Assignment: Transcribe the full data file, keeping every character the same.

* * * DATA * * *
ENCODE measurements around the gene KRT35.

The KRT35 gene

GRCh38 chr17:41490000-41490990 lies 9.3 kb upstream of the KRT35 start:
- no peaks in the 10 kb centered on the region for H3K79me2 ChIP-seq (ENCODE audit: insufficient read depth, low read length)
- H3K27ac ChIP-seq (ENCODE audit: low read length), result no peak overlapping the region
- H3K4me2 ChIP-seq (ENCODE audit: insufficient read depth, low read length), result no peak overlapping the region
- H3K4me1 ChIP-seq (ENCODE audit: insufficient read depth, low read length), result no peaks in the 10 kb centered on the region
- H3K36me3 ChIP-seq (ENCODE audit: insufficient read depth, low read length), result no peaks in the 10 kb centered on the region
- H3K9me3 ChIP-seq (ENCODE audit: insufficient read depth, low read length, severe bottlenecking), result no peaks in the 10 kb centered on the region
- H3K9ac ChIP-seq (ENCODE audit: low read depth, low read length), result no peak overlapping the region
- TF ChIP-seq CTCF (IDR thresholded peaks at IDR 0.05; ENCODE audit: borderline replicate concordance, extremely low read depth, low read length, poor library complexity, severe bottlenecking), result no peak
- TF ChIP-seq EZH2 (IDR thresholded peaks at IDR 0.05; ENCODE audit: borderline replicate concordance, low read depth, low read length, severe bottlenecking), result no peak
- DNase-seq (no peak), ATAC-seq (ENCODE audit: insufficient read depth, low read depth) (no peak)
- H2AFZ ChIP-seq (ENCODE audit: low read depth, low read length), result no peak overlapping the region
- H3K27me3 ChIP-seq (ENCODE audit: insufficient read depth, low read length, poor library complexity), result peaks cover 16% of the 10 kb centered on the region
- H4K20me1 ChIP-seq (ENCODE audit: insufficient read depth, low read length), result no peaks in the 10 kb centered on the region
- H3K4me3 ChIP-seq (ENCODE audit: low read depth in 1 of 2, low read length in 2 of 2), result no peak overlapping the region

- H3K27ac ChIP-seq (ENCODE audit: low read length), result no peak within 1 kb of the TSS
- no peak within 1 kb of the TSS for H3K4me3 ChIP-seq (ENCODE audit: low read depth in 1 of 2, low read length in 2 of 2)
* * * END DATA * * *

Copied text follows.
ENCODE measurements around the gene KRT35.

The KRT35 gene

GRCh38 chr17:41490000-41490990 lies 9.3 kb upstream of the KRT35 start:
- no peaks in the 10 kb centered on the region for H3K79me2 ChIP-seq (ENCODE audit: insufficient read depth, low read length)
- H3K27ac ChIP-seq (ENCODE audit: low read length), result no peak overlapping the region
- H3K4me2 ChIP-seq (ENCODE audit: insufficient read depth, low read length), result no peak overlapping the region
- H3K4me1 ChIP-seq (ENCODE audit: insufficient read depth, low read length), result no peaks in the 10 kb centered on the region
- H3K36me3 ChIP-seq (ENCODE audit: insufficient read depth, low read length), result no peaks in the 10 kb centered on the region
- H3K9me3 ChIP-seq (ENCODE audit: insufficient read depth, low read length, severe bottlenecking), result no peaks in the 10 kb centered on the region
- H3K9ac ChIP-seq (ENCODE audit: low read depth, low read length), result no peak overlapping the region
- TF ChIP-seq CTCF (IDR thresholded peaks at IDR 0.05; ENCODE audit: borderline replicate concordance, extremely low read depth, low read length, poor library complexity, severe bottlenecking), result no peak
- TF ChIP-seq EZH2 (IDR thresholded peaks at IDR 0.05; ENCODE audit: borderline replicate concordance, low read depth, low read length, severe bottlenecking), result no peak
- DNase-seq (no peak), ATAC-seq (ENCODE audit: insufficient read depth, low read depth) (no peak)
- H2AFZ ChIP-seq (ENCODE audit: low read depth, low read length), result no peak overlapping the region
- H3K27me3 ChIP-seq (ENCODE audit: insufficient read depth, low read length, poor library complexity), result peaks cover 16% of the 10 kb centered on the region
- H4K20me1 ChIP-seq (ENCODE audit: insufficient read depth, low read length), result no peaks in the 10 kb centered on the region
- H3K4me3 ChIP-seq (ENCODE audit: low read depth in 1 of 2, low read length in 2 of 2), result no peak overlapping the region

- H3K27ac ChIP-seq (ENCODE audit: low read length), result no peak within 1 kb of the TSS
- no peak within 1 kb of the TSS for H3K4me3 ChIP-seq (ENCODE audit: low read depth in 1 of 2, low read length in 2 of 2)